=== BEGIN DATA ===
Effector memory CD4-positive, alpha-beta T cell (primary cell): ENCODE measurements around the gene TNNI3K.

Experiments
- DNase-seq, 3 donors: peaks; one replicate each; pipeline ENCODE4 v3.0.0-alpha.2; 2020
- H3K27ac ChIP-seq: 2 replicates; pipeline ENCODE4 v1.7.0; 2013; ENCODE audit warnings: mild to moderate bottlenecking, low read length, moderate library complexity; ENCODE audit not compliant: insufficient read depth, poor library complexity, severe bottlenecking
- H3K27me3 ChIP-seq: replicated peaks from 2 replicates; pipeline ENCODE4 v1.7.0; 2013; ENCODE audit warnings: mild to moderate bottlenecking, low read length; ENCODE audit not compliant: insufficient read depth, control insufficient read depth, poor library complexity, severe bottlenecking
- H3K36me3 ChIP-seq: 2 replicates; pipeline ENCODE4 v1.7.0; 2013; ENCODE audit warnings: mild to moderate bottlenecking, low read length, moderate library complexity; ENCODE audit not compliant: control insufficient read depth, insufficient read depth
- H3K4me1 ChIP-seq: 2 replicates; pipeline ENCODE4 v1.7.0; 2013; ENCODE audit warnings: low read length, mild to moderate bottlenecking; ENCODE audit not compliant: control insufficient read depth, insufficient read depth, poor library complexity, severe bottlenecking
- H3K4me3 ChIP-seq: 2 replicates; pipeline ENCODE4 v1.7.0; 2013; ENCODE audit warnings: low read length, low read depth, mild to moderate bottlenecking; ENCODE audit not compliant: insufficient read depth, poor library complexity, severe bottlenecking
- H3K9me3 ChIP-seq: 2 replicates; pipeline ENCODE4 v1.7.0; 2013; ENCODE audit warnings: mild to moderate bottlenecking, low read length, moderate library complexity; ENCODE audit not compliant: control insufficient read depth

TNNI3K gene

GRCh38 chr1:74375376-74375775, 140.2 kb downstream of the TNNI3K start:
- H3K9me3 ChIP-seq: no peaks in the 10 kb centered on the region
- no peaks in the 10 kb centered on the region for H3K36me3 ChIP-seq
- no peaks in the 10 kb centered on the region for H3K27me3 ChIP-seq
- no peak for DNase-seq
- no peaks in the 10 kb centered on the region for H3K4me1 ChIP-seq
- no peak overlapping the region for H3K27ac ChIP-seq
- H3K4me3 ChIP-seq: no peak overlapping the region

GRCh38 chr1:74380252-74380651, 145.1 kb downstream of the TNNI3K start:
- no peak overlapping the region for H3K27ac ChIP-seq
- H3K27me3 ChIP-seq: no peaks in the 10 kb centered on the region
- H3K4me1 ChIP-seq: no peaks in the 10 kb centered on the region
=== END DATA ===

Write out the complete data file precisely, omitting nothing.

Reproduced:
Effector memory CD4-positive, alpha-beta T cell (primary cell): ENCODE measurements around the gene TNNI3K.

Experiments
- DNase-seq, 3 donors: peaks; one replicate each; pipeline ENCODE4 v3.0.0-alpha.2; 2020
- H3K27ac ChIP-seq: 2 replicates; pipeline ENCODE4 v1.7.0; 2013; ENCODE audit warnings: mild to moderate bottlenecking, low read length, moderate library complexity; ENCODE audit not compliant: insufficient read depth, poor library complexity, severe bottlenecking
- H3K27me3 ChIP-seq: replicated peaks from 2 replicates; pipeline ENCODE4 v1.7.0; 2013; ENCODE audit warnings: mild to moderate bottlenecking, low read length; ENCODE audit not compliant: insufficient read depth, control insufficient read depth, poor library complexity, severe bottlenecking
- H3K36me3 ChIP-seq: 2 replicates; pipeline ENCODE4 v1.7.0; 2013; ENCODE audit warnings: mild to moderate bottlenecking, low read length, moderate library complexity; ENCODE audit not compliant: control insufficient read depth, insufficient read depth
- H3K4me1 ChIP-seq: 2 replicates; pipeline ENCODE4 v1.7.0; 2013; ENCODE audit warnings: low read length, mild to moderate bottlenecking; ENCODE audit not compliant: control insufficient read depth, insufficient read depth, poor library complexity, severe bottlenecking
- H3K4me3 ChIP-seq: 2 replicates; pipeline ENCODE4 v1.7.0; 2013; ENCODE audit warnings: low read length, low read depth, mild to moderate bottlenecking; ENCODE audit not compliant: insufficient read depth, poor library complexity, severe bottlenecking
- H3K9me3 ChIP-seq: 2 replicates; pipeline ENCODE4 v1.7.0; 2013; ENCODE audit warnings: mild to moderate bottlenecking, low read length, moderate library complexity; ENCODE audit not compliant: control insufficient read depth

TNNI3K gene

GRCh38 chr1:74375376-74375775, 140.2 kb downstream of the TNNI3K start:
- H3K9me3 ChIP-seq: no peaks in the 10 kb centered on the region
- no peaks in the 10 kb centered on the region for H3K36me3 ChIP-seq
- no peaks in the 10 kb centered on the region for H3K27me3 ChIP-seq
- no peak for DNase-seq
- no peaks in the 10 kb centered on the region for H3K4me1 ChIP-seq
- no peak overlapping the region for H3K27ac ChIP-seq
- H3K4me3 ChIP-seq: no peak overlapping the region

GRCh38 chr1:74380252-74380651, 145.1 kb downstream of the TNNI3K start:
- no peak overlapping the region for H3K27ac ChIP-seq
- H3K27me3 ChIP-seq: no peaks in the 10 kb centered on the region
- H3K4me1 ChIP-seq: no peaks in the 10 kb centered on the region